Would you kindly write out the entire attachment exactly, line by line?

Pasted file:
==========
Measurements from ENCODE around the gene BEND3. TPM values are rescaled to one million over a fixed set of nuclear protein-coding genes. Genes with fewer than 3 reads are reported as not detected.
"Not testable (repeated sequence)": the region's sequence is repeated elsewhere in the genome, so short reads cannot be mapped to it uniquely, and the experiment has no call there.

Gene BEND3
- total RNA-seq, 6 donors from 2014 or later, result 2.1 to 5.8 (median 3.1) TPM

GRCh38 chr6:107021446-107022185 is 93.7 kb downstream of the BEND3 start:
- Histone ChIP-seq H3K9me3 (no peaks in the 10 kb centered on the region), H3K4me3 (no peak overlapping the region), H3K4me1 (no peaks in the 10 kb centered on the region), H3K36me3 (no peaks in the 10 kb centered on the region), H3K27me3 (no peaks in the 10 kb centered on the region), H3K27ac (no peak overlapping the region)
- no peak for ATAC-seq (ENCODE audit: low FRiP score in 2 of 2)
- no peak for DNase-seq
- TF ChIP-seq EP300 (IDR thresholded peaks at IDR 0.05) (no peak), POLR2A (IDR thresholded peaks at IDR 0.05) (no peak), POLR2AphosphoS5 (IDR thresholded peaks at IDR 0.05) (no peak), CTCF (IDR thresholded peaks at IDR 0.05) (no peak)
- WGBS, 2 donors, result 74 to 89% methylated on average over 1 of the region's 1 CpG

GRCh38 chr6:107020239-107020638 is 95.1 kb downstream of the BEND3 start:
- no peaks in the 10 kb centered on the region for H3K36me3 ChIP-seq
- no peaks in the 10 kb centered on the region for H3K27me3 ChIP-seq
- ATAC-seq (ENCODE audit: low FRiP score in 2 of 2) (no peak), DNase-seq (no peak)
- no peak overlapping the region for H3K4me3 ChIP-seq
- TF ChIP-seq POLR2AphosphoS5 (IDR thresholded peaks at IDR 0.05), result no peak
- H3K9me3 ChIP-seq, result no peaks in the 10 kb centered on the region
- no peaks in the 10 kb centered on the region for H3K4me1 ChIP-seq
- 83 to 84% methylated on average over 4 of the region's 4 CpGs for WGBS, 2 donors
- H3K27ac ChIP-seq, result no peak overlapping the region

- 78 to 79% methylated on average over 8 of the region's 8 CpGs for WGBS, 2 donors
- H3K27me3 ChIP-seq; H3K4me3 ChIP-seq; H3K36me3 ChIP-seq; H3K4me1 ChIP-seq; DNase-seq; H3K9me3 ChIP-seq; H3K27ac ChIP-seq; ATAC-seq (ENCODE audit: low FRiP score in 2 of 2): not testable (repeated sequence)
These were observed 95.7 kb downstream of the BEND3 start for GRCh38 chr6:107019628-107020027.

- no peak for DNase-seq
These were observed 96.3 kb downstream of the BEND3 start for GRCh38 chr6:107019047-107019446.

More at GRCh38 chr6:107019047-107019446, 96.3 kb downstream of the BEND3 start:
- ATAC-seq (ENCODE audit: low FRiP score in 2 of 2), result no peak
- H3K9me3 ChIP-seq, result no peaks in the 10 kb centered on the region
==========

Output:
Measurements from ENCODE around the gene BEND3. TPM values are rescaled to one million over a fixed set of nuclear protein-coding genes. Genes with fewer than 3 reads are reported as not detected.
"Not testable (repeated sequence)": the region's sequence is repeated elsewhere in the genome, so short reads cannot be mapped to it uniquely, and the experiment has no call there.

Gene BEND3
- total RNA-seq, 6 donors from 2014 or later, result 2.1 to 5.8 (median 3.1) TPM

GRCh38 chr6:107021446-107022185 is 93.7 kb downstream of the BEND3 start:
- Histone ChIP-seq H3K9me3 (no peaks in the 10 kb centered on the region), H3K4me3 (no peak overlapping the region), H3K4me1 (no peaks in the 10 kb centered on the region), H3K36me3 (no peaks in the 10 kb centered on the region), H3K27me3 (no peaks in the 10 kb centered on the region), H3K27ac (no peak overlapping the region)
- no peak for ATAC-seq (ENCODE audit: low FRiP score in 2 of 2)
- no peak for DNase-seq
- TF ChIP-seq EP300 (IDR thresholded peaks at IDR 0.05) (no peak), POLR2A (IDR thresholded peaks at IDR 0.05) (no peak), POLR2AphosphoS5 (IDR thresholded peaks at IDR 0.05) (no peak), CTCF (IDR thresholded peaks at IDR 0.05) (no peak)
- WGBS, 2 donors, result 74 to 89% methylated on average over 1 of the region's 1 CpG

GRCh38 chr6:107020239-107020638 is 95.1 kb downstream of the BEND3 start:
- no peaks in the 10 kb centered on the region for H3K36me3 ChIP-seq
- no peaks in the 10 kb centered on the region for H3K27me3 ChIP-seq
- ATAC-seq (ENCODE audit: low FRiP score in 2 of 2) (no peak), DNase-seq (no peak)
- no peak overlapping the region for H3K4me3 ChIP-seq
- TF ChIP-seq POLR2AphosphoS5 (IDR thresholded peaks at IDR 0.05), result no peak
- H3K9me3 ChIP-seq, result no peaks in the 10 kb centered on the region
- no peaks in the 10 kb centered on the region for H3K4me1 ChIP-seq
- 83 to 84% methylated on average over 4 of the region's 4 CpGs for WGBS, 2 donors
- H3K27ac ChIP-seq, result no peak overlapping the region

- 78 to 79% methylated on average over 8 of the region's 8 CpGs for WGBS, 2 donors
- H3K27me3 ChIP-seq; H3K4me3 ChIP-seq; H3K36me3 ChIP-seq; H3K4me1 ChIP-seq; DNase-seq; H3K9me3 ChIP-seq; H3K27ac ChIP-seq; ATAC-seq (ENCODE audit: low FRiP score in 2 of 2): not testable (repeated sequence)
These were observed 95.7 kb downstream of the BEND3 start for GRCh38 chr6:107019628-107020027.

- no peak for DNase-seq
These were observed 96.3 kb downstream of the BEND3 start for GRCh38 chr6:107019047-107019446.

More at GRCh38 chr6:107019047-107019446, 96.3 kb downstream of the BEND3 start:
- ATAC-seq (ENCODE audit: low FRiP score in 2 of 2), result no peak
- H3K9me3 ChIP-seq, result no peaks in the 10 kb centered on the region